Meat from Your Home-Reared Livestock
During the filming of Programme Four of “Sheep on Your Smallholding” we visited a small, traditional village abattoir with Adam Henson, who, with the owner/butcher, talked through the process of taking animals to slaughter, especially with the smallholder in mind.
Abattoirs vary considerably, from a small village abattoir to large industrial scale plants. Some specialise in organic produce, and are accredited by the Soil Association, and others specialise in Halal production to satisfy the ethnic market. To find your nearest abattoir contact your local Animal Health Department at your Council Trading Standards offic, or visit the Food Standards Agency website. For a lost of UK organically certified abattoirs, visit the Soil Association website.
The abattoir is where your livestock will be slaughtered and 'dressed'. All abattoirs are supervised by Official Veterinarians (OVs) of the Food Standards Agency (FSA). They ensure that all Food Business Operators (FBOs) comply with rules for:
- meat hygiene
- animal welfare
- statutory regulations
It’s important to discuss with the abattoir how you want your animals dealt with, and the costs involved, before you take them in. Consider the following points:
- Transport – see if you can arrange a date with another smallholder taking the same species to save money on transport. Remember, when moving animals, you must transport them in a way that won’t cause them injury or unnecessary suffering. Read the livestock transport regulations on the DEFRA website.
The transport of livestock to the abattoir must be recorded according to the regulations for the type of animal. Also, remember that you’ll need to collect the meat/carcasses, which also take up a lot of space.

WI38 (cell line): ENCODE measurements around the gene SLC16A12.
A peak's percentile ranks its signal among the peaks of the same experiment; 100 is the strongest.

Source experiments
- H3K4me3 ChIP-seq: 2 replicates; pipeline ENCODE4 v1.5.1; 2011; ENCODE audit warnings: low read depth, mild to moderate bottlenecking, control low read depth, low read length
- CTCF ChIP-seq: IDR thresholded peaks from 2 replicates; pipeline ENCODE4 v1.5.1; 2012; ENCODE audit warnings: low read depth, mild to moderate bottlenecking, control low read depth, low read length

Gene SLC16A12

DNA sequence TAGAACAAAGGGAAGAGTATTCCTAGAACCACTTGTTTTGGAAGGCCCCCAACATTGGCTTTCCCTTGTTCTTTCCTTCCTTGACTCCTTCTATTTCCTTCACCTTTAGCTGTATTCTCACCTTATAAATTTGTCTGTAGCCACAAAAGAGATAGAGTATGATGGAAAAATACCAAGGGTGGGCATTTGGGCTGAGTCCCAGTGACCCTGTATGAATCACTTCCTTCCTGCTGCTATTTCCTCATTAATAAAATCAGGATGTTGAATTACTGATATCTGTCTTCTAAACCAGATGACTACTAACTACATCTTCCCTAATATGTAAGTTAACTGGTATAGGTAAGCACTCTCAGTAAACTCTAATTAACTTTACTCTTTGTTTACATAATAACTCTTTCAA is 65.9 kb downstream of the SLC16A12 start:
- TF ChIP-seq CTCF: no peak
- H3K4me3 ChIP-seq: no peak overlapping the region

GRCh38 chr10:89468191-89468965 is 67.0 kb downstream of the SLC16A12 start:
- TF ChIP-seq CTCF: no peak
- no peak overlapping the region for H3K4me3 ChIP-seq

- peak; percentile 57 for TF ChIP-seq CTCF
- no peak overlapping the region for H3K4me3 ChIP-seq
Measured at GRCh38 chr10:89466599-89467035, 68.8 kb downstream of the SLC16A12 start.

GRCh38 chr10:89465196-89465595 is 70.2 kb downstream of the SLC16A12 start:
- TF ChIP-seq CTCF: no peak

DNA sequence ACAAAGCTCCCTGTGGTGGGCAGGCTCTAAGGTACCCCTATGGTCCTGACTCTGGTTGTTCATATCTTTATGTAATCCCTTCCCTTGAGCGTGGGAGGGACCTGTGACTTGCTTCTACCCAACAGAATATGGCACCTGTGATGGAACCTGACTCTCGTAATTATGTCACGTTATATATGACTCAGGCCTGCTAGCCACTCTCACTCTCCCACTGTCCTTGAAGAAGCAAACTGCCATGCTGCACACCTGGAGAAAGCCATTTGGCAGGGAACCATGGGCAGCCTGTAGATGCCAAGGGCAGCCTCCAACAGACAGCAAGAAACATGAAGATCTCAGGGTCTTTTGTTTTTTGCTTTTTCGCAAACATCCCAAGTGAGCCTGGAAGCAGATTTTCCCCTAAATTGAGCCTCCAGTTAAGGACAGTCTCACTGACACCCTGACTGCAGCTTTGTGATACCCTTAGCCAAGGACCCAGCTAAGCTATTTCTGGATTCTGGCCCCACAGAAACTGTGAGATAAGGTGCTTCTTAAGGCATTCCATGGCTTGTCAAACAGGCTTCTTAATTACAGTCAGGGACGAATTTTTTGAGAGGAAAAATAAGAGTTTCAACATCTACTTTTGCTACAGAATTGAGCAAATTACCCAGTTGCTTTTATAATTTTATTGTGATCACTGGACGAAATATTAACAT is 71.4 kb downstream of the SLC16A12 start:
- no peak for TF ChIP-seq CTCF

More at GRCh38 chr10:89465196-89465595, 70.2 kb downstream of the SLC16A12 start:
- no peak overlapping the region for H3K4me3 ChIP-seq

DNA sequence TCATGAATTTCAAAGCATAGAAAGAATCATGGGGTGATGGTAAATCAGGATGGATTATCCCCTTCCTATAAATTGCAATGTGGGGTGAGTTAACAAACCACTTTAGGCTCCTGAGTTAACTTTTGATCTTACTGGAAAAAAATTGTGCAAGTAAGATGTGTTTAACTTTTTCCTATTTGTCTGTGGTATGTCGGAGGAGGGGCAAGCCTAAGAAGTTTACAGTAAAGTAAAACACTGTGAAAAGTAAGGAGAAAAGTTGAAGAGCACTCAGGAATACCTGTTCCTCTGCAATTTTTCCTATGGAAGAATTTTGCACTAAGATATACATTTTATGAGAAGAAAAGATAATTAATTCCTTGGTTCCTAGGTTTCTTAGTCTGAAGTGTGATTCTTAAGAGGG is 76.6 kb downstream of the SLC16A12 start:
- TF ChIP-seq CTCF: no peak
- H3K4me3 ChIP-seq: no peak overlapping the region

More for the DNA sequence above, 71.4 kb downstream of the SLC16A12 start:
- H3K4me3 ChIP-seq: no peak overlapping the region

- Age of animal – if a sheep (or goat) is over 12 months old (identified by dentition) the abattoir must ‘split’ the carcass to prevent TSEs [Transmissible Spongiform Encephalitis] entering the human food chain, and this adds to the cost of slaughter. There are also regulations applying to cattle over the age of 30 months (referred to as the OTM rule).
- Day of the week – some abattoirs kill certain species on specific days of the week, also, think ahead when you want (and are able) to collect the carcase(s).
- Hanging (maturation) – all ‘red’ meat should be hung, that is kept in a carefully controlled chiller room to mature, which develops the flavour and tenderises the meat. Fat covering plays a large part in the time meat should be hung: very lean meat will dry out faster than meat with a good fat covering, and from a commercial standpoint that means loosing weight. Consequently, the meat sold in a supermarket will rarely have been hung for any appreciable time and will lack the depth of flavour of traditionally hung meat. Our lambs are usually hung for 10-12 days; beef is generally hung for 21 days (though some beef producers hang for longer, and some hang selected cuts longer for extra succulence); pork is hung for around 7 days.
- Skins – lambskins from most breeds make lovely rugs or throws, and if you have a ready market, can add considerable value to the carcass. Ask your abattoir to ‘salt’ the skins (they may make a small charge for this), and re-do the salting very thoroughly yourself at home. You must have arrangements in place to deliver them to the tannery, and will require a “Commercial Document for transport of Category 3 hides/skins under the Animal By-Products Regulations 2005” (which you can download from the Defra website) to enable you to legally transport skins.
- Butchery – most, but not all, abattoirs have either a butchery department or an arrangement with a local butcher who can provide a cutting service for private clients. If not, you will have to locate a freelance butcher to prepare your meat for sale. Tell the butcher what your requirements are when you book the animals in; if you’re determined to keep costs to a minimum, you can learn to butcher your own animals (we will shortly be releasing a new DVD featuring a master butcher demonstrating how to butcher a lamb), or you may have sophisticated customers lined up who will pay a premium for specialist cuts, such as a ‘Guard of Honour’.